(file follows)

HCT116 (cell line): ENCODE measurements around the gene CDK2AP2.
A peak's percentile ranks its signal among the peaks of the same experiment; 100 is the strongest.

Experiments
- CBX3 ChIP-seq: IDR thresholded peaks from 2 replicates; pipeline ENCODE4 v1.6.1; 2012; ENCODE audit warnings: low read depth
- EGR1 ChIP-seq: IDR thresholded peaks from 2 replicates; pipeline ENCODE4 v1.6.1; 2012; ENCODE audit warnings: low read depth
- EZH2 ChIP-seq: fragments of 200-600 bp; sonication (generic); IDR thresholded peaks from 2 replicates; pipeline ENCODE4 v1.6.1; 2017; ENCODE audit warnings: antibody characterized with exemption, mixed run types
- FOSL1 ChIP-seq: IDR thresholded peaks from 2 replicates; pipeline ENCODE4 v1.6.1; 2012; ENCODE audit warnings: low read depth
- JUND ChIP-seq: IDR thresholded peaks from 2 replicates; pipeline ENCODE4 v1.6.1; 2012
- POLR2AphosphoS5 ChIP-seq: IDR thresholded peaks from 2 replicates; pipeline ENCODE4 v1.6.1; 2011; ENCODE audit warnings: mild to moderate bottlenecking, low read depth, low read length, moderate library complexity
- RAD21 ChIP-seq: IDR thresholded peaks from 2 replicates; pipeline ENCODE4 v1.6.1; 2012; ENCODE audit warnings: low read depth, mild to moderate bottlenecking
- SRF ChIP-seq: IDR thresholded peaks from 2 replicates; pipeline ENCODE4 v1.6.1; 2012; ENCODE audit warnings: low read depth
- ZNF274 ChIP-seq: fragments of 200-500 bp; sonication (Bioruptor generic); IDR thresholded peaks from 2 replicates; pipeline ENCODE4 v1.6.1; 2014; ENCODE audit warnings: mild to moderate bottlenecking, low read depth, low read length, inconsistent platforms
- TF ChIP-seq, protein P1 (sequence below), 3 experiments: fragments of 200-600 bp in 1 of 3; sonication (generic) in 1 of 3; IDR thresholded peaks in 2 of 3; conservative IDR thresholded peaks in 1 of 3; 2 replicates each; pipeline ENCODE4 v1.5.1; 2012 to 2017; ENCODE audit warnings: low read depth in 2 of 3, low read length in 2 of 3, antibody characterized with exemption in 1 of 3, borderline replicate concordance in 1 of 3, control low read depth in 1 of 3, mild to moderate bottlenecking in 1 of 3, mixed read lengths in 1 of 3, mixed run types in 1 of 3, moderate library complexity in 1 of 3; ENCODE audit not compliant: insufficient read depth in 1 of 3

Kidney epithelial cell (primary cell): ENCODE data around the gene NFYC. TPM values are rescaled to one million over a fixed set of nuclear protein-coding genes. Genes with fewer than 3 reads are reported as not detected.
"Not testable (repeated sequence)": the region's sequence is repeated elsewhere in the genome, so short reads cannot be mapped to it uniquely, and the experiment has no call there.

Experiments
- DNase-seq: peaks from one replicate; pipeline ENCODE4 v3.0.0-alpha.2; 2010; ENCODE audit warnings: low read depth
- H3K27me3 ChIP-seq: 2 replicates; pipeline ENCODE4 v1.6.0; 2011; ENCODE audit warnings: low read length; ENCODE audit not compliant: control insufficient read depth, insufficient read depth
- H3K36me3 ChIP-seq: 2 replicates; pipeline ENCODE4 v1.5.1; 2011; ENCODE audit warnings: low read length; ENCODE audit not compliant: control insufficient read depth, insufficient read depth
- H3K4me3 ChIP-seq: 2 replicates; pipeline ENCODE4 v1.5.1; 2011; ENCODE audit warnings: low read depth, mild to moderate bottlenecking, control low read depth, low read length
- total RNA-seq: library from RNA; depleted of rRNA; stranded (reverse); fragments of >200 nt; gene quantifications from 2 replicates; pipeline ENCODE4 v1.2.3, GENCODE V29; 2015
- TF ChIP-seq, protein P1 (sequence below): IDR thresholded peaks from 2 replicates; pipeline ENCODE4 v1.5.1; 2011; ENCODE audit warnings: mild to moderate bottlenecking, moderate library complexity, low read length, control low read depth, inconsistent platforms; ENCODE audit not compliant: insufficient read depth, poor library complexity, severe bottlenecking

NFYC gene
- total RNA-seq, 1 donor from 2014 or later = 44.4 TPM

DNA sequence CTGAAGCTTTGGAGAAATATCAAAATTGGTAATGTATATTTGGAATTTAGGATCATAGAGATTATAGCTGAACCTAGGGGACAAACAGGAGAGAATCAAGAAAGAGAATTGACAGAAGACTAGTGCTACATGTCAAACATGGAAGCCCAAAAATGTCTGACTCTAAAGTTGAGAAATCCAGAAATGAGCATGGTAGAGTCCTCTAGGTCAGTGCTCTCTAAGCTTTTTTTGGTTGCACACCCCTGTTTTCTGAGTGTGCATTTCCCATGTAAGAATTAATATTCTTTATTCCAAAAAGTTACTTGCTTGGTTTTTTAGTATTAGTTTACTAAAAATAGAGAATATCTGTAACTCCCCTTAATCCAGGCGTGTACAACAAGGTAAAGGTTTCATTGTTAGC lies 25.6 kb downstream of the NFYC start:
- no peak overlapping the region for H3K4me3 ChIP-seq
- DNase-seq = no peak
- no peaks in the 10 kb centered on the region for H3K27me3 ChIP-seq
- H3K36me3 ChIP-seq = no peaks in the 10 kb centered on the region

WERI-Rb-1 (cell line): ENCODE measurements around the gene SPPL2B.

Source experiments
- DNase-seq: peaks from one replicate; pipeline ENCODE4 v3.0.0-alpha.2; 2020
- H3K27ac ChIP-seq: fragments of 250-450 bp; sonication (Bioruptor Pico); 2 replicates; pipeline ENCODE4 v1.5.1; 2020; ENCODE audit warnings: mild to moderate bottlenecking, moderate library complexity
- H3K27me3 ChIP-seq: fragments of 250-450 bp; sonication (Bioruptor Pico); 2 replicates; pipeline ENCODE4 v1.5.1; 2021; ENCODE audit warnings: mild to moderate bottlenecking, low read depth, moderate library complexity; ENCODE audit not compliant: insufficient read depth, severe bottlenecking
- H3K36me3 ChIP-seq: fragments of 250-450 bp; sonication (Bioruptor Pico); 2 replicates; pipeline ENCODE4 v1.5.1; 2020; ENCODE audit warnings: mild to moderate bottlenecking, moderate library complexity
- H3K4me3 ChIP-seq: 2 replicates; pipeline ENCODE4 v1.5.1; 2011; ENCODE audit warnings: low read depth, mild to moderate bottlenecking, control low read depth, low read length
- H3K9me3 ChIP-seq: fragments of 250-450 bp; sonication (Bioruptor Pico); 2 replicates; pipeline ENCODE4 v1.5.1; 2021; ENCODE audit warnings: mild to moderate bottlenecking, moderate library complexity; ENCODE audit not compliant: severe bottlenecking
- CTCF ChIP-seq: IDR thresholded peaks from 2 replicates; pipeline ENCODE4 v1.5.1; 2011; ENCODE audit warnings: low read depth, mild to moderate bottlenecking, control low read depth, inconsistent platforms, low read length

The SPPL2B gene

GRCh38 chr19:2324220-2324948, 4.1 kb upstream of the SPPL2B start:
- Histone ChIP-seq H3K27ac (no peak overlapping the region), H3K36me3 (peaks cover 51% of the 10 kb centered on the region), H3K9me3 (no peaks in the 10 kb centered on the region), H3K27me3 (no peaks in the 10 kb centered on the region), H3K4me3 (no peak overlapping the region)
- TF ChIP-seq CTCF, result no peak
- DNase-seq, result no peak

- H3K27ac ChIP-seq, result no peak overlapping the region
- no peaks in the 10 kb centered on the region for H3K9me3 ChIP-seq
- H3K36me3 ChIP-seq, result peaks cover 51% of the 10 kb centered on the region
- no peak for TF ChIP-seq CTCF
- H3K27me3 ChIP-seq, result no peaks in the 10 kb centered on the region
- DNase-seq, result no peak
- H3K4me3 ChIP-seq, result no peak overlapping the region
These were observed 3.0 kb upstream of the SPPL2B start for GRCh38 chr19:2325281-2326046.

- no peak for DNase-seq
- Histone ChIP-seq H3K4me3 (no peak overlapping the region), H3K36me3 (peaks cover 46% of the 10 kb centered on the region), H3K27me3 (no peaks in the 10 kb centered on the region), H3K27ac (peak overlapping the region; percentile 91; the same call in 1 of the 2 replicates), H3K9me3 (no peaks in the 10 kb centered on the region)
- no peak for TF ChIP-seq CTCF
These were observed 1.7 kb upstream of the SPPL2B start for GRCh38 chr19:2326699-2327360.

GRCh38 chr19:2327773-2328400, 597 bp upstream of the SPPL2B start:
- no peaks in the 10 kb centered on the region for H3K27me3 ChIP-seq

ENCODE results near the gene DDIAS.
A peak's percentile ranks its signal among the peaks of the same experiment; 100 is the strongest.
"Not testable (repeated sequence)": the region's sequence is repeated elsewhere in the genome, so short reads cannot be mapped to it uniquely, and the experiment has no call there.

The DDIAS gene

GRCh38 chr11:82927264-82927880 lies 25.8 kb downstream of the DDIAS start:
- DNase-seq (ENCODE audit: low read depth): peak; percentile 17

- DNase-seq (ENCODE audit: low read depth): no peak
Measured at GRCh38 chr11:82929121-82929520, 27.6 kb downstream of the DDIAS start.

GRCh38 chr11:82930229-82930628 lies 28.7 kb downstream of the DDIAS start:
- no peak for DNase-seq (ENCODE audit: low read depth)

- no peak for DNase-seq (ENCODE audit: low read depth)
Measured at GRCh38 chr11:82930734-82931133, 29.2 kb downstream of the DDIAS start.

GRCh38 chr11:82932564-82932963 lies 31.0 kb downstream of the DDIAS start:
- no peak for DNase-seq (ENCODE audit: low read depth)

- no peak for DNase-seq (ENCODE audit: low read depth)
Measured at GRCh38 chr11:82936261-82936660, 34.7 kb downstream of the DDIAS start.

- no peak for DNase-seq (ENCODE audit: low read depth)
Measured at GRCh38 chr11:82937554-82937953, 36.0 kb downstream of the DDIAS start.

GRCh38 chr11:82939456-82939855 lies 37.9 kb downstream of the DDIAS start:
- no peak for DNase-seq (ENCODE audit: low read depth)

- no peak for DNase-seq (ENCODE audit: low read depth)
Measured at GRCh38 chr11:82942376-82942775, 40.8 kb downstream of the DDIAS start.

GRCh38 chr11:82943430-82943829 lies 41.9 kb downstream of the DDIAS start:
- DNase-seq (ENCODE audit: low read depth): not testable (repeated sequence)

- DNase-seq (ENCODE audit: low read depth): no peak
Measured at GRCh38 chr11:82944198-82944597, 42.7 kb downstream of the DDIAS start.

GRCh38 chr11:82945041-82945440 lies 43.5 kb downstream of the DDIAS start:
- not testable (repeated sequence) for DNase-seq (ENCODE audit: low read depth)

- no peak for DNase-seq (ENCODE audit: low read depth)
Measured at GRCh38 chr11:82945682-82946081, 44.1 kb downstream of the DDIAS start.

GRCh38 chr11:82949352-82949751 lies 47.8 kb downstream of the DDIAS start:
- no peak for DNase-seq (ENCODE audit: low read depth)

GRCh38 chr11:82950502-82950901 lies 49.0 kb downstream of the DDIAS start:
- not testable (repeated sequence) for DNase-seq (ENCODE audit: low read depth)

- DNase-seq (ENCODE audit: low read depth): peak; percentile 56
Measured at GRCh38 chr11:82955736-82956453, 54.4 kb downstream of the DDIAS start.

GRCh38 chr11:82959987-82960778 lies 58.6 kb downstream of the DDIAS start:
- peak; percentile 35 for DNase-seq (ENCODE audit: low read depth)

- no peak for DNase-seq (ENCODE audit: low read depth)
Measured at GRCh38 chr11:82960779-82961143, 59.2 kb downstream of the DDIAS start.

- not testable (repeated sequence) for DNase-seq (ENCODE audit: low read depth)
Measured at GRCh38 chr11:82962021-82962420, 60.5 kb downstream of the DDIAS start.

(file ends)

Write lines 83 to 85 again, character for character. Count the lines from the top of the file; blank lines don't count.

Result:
Measured at GRCh38 chr11:82944198-82944597, 42.7 kb downstream of the DDIAS start.

GRCh38 chr11:82945041-82945440 lies 43.5 kb downstream of the DDIAS start:
- not testable (repeated sequence) for DNase-seq (ENCODE audit: low read depth)